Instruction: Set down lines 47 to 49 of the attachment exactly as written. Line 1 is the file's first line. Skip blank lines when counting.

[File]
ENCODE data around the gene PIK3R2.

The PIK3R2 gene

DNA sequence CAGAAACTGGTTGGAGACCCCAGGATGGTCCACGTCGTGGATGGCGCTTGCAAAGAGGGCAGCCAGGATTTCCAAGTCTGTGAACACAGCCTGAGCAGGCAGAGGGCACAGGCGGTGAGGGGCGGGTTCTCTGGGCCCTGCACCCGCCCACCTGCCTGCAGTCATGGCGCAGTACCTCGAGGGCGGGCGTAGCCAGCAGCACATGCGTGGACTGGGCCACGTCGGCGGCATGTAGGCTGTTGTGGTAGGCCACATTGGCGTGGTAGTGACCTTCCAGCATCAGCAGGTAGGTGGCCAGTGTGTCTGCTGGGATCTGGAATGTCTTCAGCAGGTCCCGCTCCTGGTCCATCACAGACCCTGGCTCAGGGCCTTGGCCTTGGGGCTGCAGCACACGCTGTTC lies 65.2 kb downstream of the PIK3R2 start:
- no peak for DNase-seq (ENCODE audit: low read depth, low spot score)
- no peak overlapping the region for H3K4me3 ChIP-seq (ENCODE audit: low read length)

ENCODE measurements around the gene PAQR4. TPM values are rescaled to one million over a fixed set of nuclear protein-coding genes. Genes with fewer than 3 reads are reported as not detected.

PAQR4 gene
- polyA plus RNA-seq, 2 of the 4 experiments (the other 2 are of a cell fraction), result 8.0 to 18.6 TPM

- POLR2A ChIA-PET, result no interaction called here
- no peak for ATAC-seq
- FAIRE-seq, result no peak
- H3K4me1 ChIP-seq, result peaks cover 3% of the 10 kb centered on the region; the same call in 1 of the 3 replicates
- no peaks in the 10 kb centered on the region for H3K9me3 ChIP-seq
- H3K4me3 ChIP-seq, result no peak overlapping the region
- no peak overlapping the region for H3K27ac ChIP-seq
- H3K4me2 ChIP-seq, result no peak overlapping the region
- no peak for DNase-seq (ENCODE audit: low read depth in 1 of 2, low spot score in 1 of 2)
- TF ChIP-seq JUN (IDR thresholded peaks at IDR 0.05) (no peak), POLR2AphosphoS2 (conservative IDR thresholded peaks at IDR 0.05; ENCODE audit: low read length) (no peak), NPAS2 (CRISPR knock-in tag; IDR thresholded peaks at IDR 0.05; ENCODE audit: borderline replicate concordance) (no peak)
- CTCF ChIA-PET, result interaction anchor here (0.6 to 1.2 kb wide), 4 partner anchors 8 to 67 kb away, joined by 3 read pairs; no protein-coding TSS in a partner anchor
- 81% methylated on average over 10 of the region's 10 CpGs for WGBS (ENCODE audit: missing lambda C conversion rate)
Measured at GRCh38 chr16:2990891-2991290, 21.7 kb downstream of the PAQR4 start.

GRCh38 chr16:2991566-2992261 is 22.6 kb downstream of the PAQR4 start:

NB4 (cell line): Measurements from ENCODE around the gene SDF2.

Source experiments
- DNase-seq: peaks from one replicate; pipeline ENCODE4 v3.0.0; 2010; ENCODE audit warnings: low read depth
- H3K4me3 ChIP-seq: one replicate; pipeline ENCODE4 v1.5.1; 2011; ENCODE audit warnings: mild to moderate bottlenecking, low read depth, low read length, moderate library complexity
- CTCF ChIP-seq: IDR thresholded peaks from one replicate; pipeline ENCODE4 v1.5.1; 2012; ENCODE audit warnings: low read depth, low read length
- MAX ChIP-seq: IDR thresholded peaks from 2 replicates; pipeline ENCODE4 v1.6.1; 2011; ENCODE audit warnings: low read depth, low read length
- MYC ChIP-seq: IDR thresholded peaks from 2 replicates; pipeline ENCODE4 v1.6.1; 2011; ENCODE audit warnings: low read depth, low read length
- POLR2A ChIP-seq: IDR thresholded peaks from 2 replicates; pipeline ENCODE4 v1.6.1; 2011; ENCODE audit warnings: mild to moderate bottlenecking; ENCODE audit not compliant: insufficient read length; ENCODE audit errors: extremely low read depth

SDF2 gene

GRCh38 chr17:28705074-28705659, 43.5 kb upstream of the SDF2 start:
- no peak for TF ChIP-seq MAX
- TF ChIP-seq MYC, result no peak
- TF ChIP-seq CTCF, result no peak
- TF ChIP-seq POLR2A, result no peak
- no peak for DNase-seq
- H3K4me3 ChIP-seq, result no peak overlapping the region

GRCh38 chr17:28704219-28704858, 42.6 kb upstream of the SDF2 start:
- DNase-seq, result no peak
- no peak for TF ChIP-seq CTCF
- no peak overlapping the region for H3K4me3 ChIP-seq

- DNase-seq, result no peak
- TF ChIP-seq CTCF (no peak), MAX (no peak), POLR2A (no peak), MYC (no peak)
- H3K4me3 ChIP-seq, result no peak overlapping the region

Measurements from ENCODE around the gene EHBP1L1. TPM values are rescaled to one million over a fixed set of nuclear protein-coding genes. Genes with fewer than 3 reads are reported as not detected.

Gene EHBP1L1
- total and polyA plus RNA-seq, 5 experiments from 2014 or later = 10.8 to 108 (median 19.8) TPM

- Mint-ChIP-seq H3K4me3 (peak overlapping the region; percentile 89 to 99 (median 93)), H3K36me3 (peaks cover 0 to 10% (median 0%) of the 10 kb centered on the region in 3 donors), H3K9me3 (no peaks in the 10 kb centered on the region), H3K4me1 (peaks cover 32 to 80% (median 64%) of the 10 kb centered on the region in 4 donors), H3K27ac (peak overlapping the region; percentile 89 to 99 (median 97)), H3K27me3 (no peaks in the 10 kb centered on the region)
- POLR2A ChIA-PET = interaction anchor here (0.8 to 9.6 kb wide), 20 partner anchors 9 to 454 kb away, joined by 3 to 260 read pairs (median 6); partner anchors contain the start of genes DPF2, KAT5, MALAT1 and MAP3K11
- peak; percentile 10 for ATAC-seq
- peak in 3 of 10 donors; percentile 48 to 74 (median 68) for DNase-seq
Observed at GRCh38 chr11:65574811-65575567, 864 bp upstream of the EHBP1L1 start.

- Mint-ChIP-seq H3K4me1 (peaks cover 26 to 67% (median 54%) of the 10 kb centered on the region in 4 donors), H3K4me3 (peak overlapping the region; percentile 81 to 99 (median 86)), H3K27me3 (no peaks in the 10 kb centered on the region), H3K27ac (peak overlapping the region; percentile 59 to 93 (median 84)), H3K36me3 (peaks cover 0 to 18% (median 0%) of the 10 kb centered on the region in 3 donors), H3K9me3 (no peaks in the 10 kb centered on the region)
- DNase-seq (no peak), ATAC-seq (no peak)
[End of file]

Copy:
Gene EHBP1L1
- total and polyA plus RNA-seq, 5 experiments from 2014 or later = 10.8 to 108 (median 19.8) TPM

- Mint-ChIP-seq H3K4me3 (peak overlapping the region; percentile 89 to 99 (median 93)), H3K36me3 (peaks cover 0 to 10% (median 0%) of the 10 kb centered on the region in 3 donors), H3K9me3 (no peaks in the 10 kb centered on the region), H3K4me1 (peaks cover 32 to 80% (median 64%) of the 10 kb centered on the region in 4 donors), H3K27ac (peak overlapping the region; percentile 89 to 99 (median 97)), H3K27me3 (no peaks in the 10 kb centered on the region)